Playing War

As a child I loved playing war so much that it affected my religious education. When I was about ten, Father Doyle would come once a week to Scoil Bhríde primary school, Athgarvan to teach us the finer point of Catholic doctrine.

“Thou shalt not kill,” he said, which seemed a bit extreme.

“What if there’s a terrorist holding hostages in a cable car and he’s got his finger on a detonator and the only way to stop him setting the bomb off is to shoot him in the head?” I asked (I really did ask this).

“That’s probably okay,” he said, “but you’d have to go to confession afterwards.”

“What if there were three enemy soldiers shooting at you and you could technically disarm them by shooting them in the legs but it would be safer for innocent bystanders to just shoot them in the head?” I asked.

“You should shoot them in the legs,” he said.

“What if you have a murderer at your mercy because he’s surrendered but you suspect he will escape and kill again?” I asked. “Couldn’t you just kill him?”

“That would be right out,” said Father Doyle firmly.

I was very disappointed. I wanted to be able to kill people without going to hell. Not all people. Just bad people. Like the Germans and the Japanese and possibly the Russians (depending on the war).

My knowledge of geopolitics and the rules of engagement came primarily from British comics like Warlord, Victor and Battle which, for the most part, depicted war as a straightforward fight between goodies and baddies (there were some nuanced exceptions like “Charley’s War” by Pat Mills and Joe Colquhoun, but as a child the subtleties went over my head). These were ripping yarns of derring-do, sacrifice and bravery.

I would enact stories influenced by these comics with a huge box filled with plastic soldiers modelled on World War II battalions. These were strangely relatively lifelike plastic figures frozen in action – there was “man running with bayonet” for example, and “chap kneeling while firing a rifle” and “man with moustache, pointing” (don’t get me started on the ennui-inducing “fellow waving”).

The scenarios I enacted typically involved sadistic Jerries fighting a squad of grizzled old rookies, naïve new recruits, wise-cracking jokers, snooty officers and comedy Scotsmen called “Jock”. I’d start with a squad of ten (usually Matchbox’s WWII British infantry) who would be whittled down one by one, culminating in the shocking death of one of my favourites (usually “guy throwing a grenade”). I’d give “guy throwing a grenade” a heartrending death scene which culminated with his best chum (“fellow wielding a Bren gun”) saying “NOOO!” Then spurred on by “fellow wielding a Bren gun’s” hunger for revenge, the tide would turn and good would triumph.

“Guy throwing a grenade” never died in vain.

Playing war with human children was more complicated. Because my dad was in the actual army we had access to cool gear (the above picture is me aged four, used subsequently on the cover of my first band’s single). Decked out in real old army helmets, canteens, pouches and canvas bags, we looked the part (except for the fact we were ten and were holding  brightly coloured plastic guns) but the games would almost always descend into chaotic arguments about whether someone had been shot or not.

There would also disagreements about our chosen scenarios. My cousin always wanted us to be the Americans fighting the Russians. The game once descended into a shouting match when I suggested, based on a Battle story called “Johnny Red”, that sometimes the Russians were goodies. “THEY’RE COMMIE RATS!” he yelled tearfully, when I presented a challenging passage about a kindly Russian soldier sharing his rations with Johnny.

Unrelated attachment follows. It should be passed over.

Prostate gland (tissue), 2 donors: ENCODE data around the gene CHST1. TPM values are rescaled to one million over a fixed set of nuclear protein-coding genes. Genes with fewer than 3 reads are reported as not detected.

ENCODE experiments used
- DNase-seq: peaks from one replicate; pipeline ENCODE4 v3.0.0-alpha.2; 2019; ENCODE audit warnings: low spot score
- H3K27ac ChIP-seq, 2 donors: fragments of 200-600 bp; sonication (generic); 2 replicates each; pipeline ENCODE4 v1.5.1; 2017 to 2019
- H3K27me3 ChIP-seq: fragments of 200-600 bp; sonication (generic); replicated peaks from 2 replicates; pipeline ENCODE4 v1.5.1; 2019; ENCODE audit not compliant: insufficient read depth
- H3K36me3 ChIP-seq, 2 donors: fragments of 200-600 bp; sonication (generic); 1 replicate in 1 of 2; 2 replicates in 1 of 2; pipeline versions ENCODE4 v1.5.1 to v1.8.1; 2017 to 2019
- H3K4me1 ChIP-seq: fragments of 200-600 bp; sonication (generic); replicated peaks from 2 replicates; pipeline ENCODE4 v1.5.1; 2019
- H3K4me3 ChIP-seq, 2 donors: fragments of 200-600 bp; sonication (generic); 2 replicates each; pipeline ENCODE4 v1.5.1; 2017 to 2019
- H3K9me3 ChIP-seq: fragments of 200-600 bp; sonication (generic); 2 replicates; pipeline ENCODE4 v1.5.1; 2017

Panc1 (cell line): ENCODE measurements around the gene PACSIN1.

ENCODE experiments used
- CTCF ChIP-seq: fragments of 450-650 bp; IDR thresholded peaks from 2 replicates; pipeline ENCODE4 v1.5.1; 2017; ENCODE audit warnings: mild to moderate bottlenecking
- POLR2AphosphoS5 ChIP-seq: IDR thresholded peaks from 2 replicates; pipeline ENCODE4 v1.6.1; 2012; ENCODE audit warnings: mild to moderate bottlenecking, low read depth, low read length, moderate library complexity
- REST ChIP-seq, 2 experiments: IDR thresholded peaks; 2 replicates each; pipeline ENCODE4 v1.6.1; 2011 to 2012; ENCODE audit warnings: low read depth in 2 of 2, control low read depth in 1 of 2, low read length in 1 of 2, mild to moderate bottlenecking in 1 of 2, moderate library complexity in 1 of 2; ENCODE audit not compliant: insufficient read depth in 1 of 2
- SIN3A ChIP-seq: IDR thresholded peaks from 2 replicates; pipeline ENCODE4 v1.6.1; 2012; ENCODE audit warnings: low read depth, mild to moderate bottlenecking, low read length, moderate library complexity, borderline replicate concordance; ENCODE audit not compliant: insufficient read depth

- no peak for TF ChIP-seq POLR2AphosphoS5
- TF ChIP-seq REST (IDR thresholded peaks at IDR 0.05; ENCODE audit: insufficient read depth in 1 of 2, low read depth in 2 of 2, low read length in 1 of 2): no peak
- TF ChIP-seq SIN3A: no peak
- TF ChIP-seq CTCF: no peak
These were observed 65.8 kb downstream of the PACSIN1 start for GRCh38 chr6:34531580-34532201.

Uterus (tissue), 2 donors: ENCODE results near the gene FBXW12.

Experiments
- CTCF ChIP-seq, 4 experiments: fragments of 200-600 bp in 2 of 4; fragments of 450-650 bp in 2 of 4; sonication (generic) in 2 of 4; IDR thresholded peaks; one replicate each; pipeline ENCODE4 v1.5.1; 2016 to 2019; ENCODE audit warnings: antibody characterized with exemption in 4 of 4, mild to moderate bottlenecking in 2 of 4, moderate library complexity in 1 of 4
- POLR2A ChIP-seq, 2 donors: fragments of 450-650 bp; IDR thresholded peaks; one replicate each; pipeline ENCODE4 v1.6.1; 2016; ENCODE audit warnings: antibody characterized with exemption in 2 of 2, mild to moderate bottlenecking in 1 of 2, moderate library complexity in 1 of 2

Playing war was more straightforward when we played with older boys. They always wanted to play a variation called “Prisoners of War.” The rules of “Prisoners of War” were simple. Five to ten younger boys would be given a head start and would run out across the Curragh Plains to hide. Then we would be hunted down one by one, lightly beaten and tied to a tree. “This is like real war,” I thought appreciatively, watching from a gorse bush as two teenage thugs repeatedly thumped my best friend. Painful and sadistic “Prisoners of War” might have been, but I liked the fact that there were clear cut rules.

As I got older I still wanted to play war, but it was getting less and less acceptable to be seen hunkered in a corner with plastic toys. For a while I sought legitimacy by developing a complex rule-based system for playing toy soldiers. Then I got temporarily diverted into role-playing games before playing the violent computer game Doom for a year (the eventual cure for “playing war”, I realise in retrospect, was “knowing the touch of a woman”).

All and all, playing war is a very strange thing to do. Nobody, as far as I know, ever plays pestilence or famine. I think deep down, whether it’s encultured or primal, many of us think that being in a war would be great fun altogether. It probably wouldn’t be though, now that I think about it.

(by Patrick Freyne)

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14 thoughts on “Playing War

  1. fústar says:

    I never recall having any interest in playing the Allies. Early exposure to the fetishised fascism of the Empire, in Star Wars, meant that I thought the shiny, shiny, shiny boots of (Nazi) leather were cool and sexy. As, indeed, they are (if you like being erotically whipped). In my defence, I hadn’t, at that point, heard about the minor ethical mis-step that was the “Final Solution”. I blame Darth Vader.

    • Patrick Freyne says:

      One of the things I find fascinating about all those old war comics, was that you could learn loads and loads about the military history of WWII without ONCE reading about the holocaust. It was totally left out of the narrative. I also liked the German army soldiers but felt guilty about making them goodies (unless they were fighting Russians, this, I learned from the comics, was okay)